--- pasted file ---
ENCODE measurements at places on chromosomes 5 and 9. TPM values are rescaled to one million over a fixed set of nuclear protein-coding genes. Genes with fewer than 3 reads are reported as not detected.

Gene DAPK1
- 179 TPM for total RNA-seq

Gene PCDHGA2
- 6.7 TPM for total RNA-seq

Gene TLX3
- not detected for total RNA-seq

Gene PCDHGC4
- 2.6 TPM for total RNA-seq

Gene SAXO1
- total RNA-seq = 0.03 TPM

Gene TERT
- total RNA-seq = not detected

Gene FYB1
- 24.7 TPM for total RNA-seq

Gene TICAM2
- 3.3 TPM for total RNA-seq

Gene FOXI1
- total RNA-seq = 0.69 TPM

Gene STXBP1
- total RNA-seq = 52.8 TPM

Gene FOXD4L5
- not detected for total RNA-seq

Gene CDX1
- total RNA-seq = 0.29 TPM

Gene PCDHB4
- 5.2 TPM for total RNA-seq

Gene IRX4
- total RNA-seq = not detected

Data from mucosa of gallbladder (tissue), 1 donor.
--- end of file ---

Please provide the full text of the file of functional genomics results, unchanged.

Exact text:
ENCODE measurements at places on chromosomes 5 and 9. TPM values are rescaled to one million over a fixed set of nuclear protein-coding genes. Genes with fewer than 3 reads are reported as not detected.

Gene DAPK1
- 179 TPM for total RNA-seq

Gene PCDHGA2
- 6.7 TPM for total RNA-seq

Gene TLX3
- not detected for total RNA-seq

Gene PCDHGC4
- 2.6 TPM for total RNA-seq

Gene SAXO1
- total RNA-seq = 0.03 TPM

Gene TERT
- total RNA-seq = not detected

Gene FYB1
- 24.7 TPM for total RNA-seq

Gene TICAM2
- 3.3 TPM for total RNA-seq

Gene FOXI1
- total RNA-seq = 0.69 TPM

Gene STXBP1
- total RNA-seq = 52.8 TPM

Gene FOXD4L5
- not detected for total RNA-seq

Gene CDX1
- total RNA-seq = 0.29 TPM

Gene PCDHB4
- 5.2 TPM for total RNA-seq

Gene IRX4
- total RNA-seq = not detected

Data from mucosa of gallbladder (tissue), 1 donor.